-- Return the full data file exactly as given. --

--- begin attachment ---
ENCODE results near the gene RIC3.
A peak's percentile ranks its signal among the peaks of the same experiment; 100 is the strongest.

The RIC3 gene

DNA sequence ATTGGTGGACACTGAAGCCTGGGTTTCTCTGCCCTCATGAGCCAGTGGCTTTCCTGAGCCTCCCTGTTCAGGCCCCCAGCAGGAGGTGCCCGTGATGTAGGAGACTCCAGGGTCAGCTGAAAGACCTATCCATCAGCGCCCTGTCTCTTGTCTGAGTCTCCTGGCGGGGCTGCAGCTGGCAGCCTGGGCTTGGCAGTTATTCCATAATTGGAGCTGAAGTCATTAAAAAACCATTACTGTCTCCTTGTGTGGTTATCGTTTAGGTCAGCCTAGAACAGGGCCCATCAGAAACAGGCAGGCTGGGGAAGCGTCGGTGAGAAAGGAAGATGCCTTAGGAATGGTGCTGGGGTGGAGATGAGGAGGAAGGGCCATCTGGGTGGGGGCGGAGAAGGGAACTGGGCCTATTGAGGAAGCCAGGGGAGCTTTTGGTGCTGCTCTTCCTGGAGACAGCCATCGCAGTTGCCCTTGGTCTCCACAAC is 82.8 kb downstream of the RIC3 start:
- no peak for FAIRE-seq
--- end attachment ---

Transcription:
ENCODE results near the gene RIC3.
A peak's percentile ranks its signal among the peaks of the same experiment; 100 is the strongest.

The RIC3 gene

DNA sequence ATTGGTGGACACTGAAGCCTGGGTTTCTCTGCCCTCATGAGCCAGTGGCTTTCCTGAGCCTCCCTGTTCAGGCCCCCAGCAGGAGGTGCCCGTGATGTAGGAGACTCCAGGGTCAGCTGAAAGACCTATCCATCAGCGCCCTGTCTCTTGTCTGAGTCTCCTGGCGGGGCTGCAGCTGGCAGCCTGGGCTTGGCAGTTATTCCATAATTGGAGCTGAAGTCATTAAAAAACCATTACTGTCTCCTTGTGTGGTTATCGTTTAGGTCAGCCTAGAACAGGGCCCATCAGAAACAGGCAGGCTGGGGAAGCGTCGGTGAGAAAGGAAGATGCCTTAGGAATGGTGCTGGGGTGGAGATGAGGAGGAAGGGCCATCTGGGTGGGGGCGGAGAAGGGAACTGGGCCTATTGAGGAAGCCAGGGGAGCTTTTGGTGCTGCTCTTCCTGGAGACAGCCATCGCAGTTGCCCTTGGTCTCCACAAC is 82.8 kb downstream of the RIC3 start:
- no peak for FAIRE-seq